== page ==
The Standard acknowledges that building to the climate of the past is no longer tenable. The Standard directs federal agencies to use more protective siting and design requirements for infrastructure projects that receive federal funding, such as affordable housing, emergency response facilities, and water and wastewater systems. Projects are required to be located outside of low-lying areas vulnerable to flooding whenever practicable, or, when not practicable, they are required to be more resilient against future flood conditions, including the impacts of sea level rise.

Full implementation of the Standard will better protect people and property and will ease the federal government’s growing financial exposure by ensuring federally financed infrastructure is better prepared for and adapted to flooding exacerbated by climate change.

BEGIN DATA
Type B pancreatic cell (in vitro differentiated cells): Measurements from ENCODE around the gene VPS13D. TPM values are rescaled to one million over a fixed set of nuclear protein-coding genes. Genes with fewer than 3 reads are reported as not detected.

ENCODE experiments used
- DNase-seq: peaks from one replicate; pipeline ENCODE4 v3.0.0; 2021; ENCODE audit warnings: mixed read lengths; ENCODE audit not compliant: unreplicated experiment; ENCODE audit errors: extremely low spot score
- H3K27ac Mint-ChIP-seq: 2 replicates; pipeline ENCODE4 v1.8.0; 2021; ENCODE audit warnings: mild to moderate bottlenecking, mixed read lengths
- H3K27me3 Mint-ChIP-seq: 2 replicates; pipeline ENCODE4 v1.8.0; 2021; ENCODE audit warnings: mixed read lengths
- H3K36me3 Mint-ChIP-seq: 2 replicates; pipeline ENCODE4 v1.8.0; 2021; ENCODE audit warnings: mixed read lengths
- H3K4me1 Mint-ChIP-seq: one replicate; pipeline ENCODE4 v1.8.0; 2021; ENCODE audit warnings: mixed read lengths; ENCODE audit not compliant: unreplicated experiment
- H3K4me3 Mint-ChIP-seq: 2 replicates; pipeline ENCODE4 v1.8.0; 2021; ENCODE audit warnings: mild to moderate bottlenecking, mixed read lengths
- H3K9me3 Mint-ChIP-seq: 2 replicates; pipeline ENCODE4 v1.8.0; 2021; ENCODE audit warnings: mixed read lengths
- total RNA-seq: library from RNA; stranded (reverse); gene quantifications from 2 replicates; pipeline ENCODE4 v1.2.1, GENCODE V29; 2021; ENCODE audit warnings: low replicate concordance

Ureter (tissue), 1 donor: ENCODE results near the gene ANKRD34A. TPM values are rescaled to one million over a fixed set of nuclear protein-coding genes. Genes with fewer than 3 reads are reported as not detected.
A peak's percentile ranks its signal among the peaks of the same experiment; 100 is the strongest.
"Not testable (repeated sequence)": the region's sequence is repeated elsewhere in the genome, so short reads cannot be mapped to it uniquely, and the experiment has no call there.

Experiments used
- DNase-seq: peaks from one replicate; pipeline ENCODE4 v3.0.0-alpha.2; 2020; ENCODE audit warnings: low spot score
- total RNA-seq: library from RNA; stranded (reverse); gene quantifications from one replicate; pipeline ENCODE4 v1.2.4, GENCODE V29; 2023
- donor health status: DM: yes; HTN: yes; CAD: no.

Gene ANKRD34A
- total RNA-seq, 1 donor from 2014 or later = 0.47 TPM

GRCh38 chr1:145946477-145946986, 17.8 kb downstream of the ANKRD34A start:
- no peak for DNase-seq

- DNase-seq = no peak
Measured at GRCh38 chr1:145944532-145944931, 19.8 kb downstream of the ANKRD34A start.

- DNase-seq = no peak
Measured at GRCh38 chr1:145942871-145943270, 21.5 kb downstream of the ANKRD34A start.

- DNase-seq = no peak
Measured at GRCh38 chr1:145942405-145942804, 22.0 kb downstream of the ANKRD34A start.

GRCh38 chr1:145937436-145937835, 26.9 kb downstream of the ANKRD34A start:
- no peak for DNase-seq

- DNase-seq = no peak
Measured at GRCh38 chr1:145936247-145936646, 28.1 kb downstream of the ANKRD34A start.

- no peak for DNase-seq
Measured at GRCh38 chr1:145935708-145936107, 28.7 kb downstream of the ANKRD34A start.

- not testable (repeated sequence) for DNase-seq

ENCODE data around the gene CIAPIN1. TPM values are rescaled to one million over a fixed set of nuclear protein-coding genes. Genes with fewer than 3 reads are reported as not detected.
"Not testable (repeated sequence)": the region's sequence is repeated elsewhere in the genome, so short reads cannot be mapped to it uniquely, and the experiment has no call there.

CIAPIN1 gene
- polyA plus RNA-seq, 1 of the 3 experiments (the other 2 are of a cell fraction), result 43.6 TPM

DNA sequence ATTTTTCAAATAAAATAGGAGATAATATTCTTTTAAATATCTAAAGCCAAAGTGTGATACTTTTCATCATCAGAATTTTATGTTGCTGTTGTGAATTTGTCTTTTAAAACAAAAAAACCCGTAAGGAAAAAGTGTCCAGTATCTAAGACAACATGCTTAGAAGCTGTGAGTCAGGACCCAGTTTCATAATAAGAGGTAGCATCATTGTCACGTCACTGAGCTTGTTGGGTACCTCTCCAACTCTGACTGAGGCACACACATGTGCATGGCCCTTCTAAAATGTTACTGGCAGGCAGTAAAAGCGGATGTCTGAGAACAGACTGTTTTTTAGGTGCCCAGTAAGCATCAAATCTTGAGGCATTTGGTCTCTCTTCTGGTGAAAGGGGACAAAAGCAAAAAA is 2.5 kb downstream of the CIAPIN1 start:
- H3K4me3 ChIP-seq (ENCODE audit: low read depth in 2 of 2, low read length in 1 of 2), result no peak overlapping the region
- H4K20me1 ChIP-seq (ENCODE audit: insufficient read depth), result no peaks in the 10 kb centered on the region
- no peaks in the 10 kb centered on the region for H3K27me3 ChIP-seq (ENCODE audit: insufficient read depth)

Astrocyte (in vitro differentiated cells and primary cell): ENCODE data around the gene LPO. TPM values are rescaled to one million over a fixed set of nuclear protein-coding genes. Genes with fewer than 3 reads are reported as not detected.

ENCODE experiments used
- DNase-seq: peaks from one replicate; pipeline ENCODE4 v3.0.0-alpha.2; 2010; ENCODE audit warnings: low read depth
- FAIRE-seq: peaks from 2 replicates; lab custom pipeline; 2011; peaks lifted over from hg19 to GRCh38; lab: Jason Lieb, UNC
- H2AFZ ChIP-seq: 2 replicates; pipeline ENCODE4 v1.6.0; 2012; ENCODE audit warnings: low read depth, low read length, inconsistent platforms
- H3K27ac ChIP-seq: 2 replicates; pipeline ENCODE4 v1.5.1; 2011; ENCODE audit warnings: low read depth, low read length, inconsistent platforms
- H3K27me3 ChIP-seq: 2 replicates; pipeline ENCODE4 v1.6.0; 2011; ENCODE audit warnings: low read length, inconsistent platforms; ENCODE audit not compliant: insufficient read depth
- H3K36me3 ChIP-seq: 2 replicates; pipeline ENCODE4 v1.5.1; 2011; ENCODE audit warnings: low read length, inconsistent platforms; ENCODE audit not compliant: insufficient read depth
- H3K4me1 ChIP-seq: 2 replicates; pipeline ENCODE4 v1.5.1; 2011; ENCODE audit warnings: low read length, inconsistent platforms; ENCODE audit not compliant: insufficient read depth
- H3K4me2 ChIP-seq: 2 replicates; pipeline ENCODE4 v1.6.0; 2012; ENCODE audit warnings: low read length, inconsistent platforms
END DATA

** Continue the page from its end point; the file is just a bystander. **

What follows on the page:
Agency Action

The White House established an interagency working group to coordinate implementation of the Standard by all Federal agencies. However, only the Federal Emergency Management Agency (FEMA) has acted, and only partially.

FEMA requires any non-critical infrastructure project funded by one of the agency’s Hazard Mitigation Assistance (HMA) programs to be flood-safe a minimum of two-feet above the height of a 100-year flood. Under existing FEMA regulations, critical infrastructure is required to be protected to the level of a 500-year flood event when using funds from these same HMA programs.